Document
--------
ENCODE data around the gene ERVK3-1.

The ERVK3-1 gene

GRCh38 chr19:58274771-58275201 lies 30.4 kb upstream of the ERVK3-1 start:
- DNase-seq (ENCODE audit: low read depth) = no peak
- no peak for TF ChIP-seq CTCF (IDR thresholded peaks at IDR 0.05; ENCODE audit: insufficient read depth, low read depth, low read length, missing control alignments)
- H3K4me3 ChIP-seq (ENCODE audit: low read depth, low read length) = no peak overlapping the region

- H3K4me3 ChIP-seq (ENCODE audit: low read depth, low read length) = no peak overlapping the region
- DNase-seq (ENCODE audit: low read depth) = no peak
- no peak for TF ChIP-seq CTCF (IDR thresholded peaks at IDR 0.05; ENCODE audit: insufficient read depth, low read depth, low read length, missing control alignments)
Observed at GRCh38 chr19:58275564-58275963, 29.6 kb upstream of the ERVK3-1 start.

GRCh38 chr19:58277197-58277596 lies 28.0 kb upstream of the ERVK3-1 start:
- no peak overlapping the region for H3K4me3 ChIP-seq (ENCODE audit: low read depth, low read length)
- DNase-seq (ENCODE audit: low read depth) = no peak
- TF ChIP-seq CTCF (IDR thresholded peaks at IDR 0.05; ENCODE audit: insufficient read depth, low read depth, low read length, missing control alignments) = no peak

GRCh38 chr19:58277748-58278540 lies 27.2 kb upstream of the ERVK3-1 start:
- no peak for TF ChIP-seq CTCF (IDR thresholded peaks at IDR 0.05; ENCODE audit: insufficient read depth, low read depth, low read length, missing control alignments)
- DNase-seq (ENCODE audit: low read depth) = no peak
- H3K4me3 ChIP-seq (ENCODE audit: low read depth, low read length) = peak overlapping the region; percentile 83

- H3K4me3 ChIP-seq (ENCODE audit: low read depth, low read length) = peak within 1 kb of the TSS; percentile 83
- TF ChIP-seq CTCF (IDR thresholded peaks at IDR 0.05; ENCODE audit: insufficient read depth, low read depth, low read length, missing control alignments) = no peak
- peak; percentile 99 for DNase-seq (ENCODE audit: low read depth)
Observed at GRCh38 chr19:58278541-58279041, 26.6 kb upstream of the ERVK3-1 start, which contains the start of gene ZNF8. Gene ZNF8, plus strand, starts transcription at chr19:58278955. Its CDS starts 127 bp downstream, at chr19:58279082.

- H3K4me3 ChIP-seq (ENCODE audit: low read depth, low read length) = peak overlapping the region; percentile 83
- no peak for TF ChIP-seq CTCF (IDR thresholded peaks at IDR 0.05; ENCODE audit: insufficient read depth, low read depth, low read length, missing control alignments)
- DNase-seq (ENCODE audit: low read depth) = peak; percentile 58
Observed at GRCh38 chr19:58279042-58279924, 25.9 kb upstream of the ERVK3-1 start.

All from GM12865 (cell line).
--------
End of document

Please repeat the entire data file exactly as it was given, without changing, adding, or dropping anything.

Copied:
ENCODE data around the gene ERVK3-1.

The ERVK3-1 gene

GRCh38 chr19:58274771-58275201 lies 30.4 kb upstream of the ERVK3-1 start:
- DNase-seq (ENCODE audit: low read depth) = no peak
- no peak for TF ChIP-seq CTCF (IDR thresholded peaks at IDR 0.05; ENCODE audit: insufficient read depth, low read depth, low read length, missing control alignments)
- H3K4me3 ChIP-seq (ENCODE audit: low read depth, low read length) = no peak overlapping the region

- H3K4me3 ChIP-seq (ENCODE audit: low read depth, low read length) = no peak overlapping the region
- DNase-seq (ENCODE audit: low read depth) = no peak
- no peak for TF ChIP-seq CTCF (IDR thresholded peaks at IDR 0.05; ENCODE audit: insufficient read depth, low read depth, low read length, missing control alignments)
Observed at GRCh38 chr19:58275564-58275963, 29.6 kb upstream of the ERVK3-1 start.

GRCh38 chr19:58277197-58277596 lies 28.0 kb upstream of the ERVK3-1 start:
- no peak overlapping the region for H3K4me3 ChIP-seq (ENCODE audit: low read depth, low read length)
- DNase-seq (ENCODE audit: low read depth) = no peak
- TF ChIP-seq CTCF (IDR thresholded peaks at IDR 0.05; ENCODE audit: insufficient read depth, low read depth, low read length, missing control alignments) = no peak

GRCh38 chr19:58277748-58278540 lies 27.2 kb upstream of the ERVK3-1 start:
- no peak for TF ChIP-seq CTCF (IDR thresholded peaks at IDR 0.05; ENCODE audit: insufficient read depth, low read depth, low read length, missing control alignments)
- DNase-seq (ENCODE audit: low read depth) = no peak
- H3K4me3 ChIP-seq (ENCODE audit: low read depth, low read length) = peak overlapping the region; percentile 83

- H3K4me3 ChIP-seq (ENCODE audit: low read depth, low read length) = peak within 1 kb of the TSS; percentile 83
- TF ChIP-seq CTCF (IDR thresholded peaks at IDR 0.05; ENCODE audit: insufficient read depth, low read depth, low read length, missing control alignments) = no peak
- peak; percentile 99 for DNase-seq (ENCODE audit: low read depth)
Observed at GRCh38 chr19:58278541-58279041, 26.6 kb upstream of the ERVK3-1 start, which contains the start of gene ZNF8. Gene ZNF8, plus strand, starts transcription at chr19:58278955. Its CDS starts 127 bp downstream, at chr19:58279082.

- H3K4me3 ChIP-seq (ENCODE audit: low read depth, low read length) = peak overlapping the region; percentile 83
- no peak for TF ChIP-seq CTCF (IDR thresholded peaks at IDR 0.05; ENCODE audit: insufficient read depth, low read depth, low read length, missing control alignments)
- DNase-seq (ENCODE audit: low read depth) = peak; percentile 58
Observed at GRCh38 chr19:58279042-58279924, 25.9 kb upstream of the ERVK3-1 start.

All from GM12865 (cell line).